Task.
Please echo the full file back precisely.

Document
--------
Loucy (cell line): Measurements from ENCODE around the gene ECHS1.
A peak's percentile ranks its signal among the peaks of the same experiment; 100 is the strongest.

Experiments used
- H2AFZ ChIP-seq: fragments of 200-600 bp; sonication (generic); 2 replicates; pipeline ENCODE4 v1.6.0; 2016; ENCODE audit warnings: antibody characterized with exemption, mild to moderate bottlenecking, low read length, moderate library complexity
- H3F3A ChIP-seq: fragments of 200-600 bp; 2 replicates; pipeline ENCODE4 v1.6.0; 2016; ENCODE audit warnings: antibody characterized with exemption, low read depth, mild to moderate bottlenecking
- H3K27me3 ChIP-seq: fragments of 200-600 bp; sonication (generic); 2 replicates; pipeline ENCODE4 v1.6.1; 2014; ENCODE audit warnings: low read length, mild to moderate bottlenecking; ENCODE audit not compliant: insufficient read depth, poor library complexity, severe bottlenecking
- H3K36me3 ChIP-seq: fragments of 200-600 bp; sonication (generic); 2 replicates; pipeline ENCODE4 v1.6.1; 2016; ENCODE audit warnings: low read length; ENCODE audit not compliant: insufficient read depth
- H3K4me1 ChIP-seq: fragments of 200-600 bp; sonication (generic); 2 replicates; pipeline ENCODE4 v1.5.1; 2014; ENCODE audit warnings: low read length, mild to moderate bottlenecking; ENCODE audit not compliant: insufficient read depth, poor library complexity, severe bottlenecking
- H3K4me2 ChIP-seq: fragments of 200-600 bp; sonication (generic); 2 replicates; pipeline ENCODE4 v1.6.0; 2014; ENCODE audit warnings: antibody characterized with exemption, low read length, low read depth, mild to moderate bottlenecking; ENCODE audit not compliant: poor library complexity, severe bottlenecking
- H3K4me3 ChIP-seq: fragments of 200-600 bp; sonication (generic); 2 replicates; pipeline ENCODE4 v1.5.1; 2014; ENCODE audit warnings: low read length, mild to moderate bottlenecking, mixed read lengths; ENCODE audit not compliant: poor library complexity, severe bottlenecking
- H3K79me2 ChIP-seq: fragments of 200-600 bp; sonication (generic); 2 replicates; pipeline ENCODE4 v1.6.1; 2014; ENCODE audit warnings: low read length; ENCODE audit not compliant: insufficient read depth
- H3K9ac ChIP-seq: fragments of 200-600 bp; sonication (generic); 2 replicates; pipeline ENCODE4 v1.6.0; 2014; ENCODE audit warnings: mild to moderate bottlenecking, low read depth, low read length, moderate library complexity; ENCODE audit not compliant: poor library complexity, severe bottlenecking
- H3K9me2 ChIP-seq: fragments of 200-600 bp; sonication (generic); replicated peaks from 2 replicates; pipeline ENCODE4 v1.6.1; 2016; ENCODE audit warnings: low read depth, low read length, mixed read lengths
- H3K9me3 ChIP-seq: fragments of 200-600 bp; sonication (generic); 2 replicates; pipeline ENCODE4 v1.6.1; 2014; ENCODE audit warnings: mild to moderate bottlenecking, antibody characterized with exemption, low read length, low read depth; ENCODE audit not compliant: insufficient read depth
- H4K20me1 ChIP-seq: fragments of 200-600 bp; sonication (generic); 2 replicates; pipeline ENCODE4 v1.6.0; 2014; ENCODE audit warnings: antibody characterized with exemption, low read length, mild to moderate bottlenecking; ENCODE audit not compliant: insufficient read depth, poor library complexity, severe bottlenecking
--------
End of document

Loucy (cell line): Measurements from ENCODE around the gene ECHS1.
A peak's percentile ranks its signal among the peaks of the same experiment; 100 is the strongest.

Experiments used
- H2AFZ ChIP-seq: fragments of 200-600 bp; sonication (generic); 2 replicates; pipeline ENCODE4 v1.6.0; 2016; ENCODE audit warnings: antibody characterized with exemption, mild to moderate bottlenecking, low read length, moderate library complexity
- H3F3A ChIP-seq: fragments of 200-600 bp; 2 replicates; pipeline ENCODE4 v1.6.0; 2016; ENCODE audit warnings: antibody characterized with exemption, low read depth, mild to moderate bottlenecking
- H3K27me3 ChIP-seq: fragments of 200-600 bp; sonication (generic); 2 replicates; pipeline ENCODE4 v1.6.1; 2014; ENCODE audit warnings: low read length, mild to moderate bottlenecking; ENCODE audit not compliant: insufficient read depth, poor library complexity, severe bottlenecking
- H3K36me3 ChIP-seq: fragments of 200-600 bp; sonication (generic); 2 replicates; pipeline ENCODE4 v1.6.1; 2016; ENCODE audit warnings: low read length; ENCODE audit not compliant: insufficient read depth
- H3K4me1 ChIP-seq: fragments of 200-600 bp; sonication (generic); 2 replicates; pipeline ENCODE4 v1.5.1; 2014; ENCODE audit warnings: low read length, mild to moderate bottlenecking; ENCODE audit not compliant: insufficient read depth, poor library complexity, severe bottlenecking
- H3K4me2 ChIP-seq: fragments of 200-600 bp; sonication (generic); 2 replicates; pipeline ENCODE4 v1.6.0; 2014; ENCODE audit warnings: antibody characterized with exemption, low read length, low read depth, mild to moderate bottlenecking; ENCODE audit not compliant: poor library complexity, severe bottlenecking
- H3K4me3 ChIP-seq: fragments of 200-600 bp; sonication (generic); 2 replicates; pipeline ENCODE4 v1.5.1; 2014; ENCODE audit warnings: low read length, mild to moderate bottlenecking, mixed read lengths; ENCODE audit not compliant: poor library complexity, severe bottlenecking
- H3K79me2 ChIP-seq: fragments of 200-600 bp; sonication (generic); 2 replicates; pipeline ENCODE4 v1.6.1; 2014; ENCODE audit warnings: low read length; ENCODE audit not compliant: insufficient read depth
- H3K9ac ChIP-seq: fragments of 200-600 bp; sonication (generic); 2 replicates; pipeline ENCODE4 v1.6.0; 2014; ENCODE audit warnings: mild to moderate bottlenecking, low read depth, low read length, moderate library complexity; ENCODE audit not compliant: poor library complexity, severe bottlenecking
- H3K9me2 ChIP-seq: fragments of 200-600 bp; sonication (generic); replicated peaks from 2 replicates; pipeline ENCODE4 v1.6.1; 2016; ENCODE audit warnings: low read depth, low read length, mixed read lengths
- H3K9me3 ChIP-seq: fragments of 200-600 bp; sonication (generic); 2 replicates; pipeline ENCODE4 v1.6.1; 2014; ENCODE audit warnings: mild to moderate bottlenecking, antibody characterized with exemption, low read length, low read depth; ENCODE audit not compliant: insufficient read depth
- H4K20me1 ChIP-seq: fragments of 200-600 bp; sonication (generic); 2 replicates; pipeline ENCODE4 v1.6.0; 2014; ENCODE audit warnings: antibody characterized with exemption, low read length, mild to moderate bottlenecking; ENCODE audit not compliant: insufficient read depth, poor library complexity, severe bottlenecking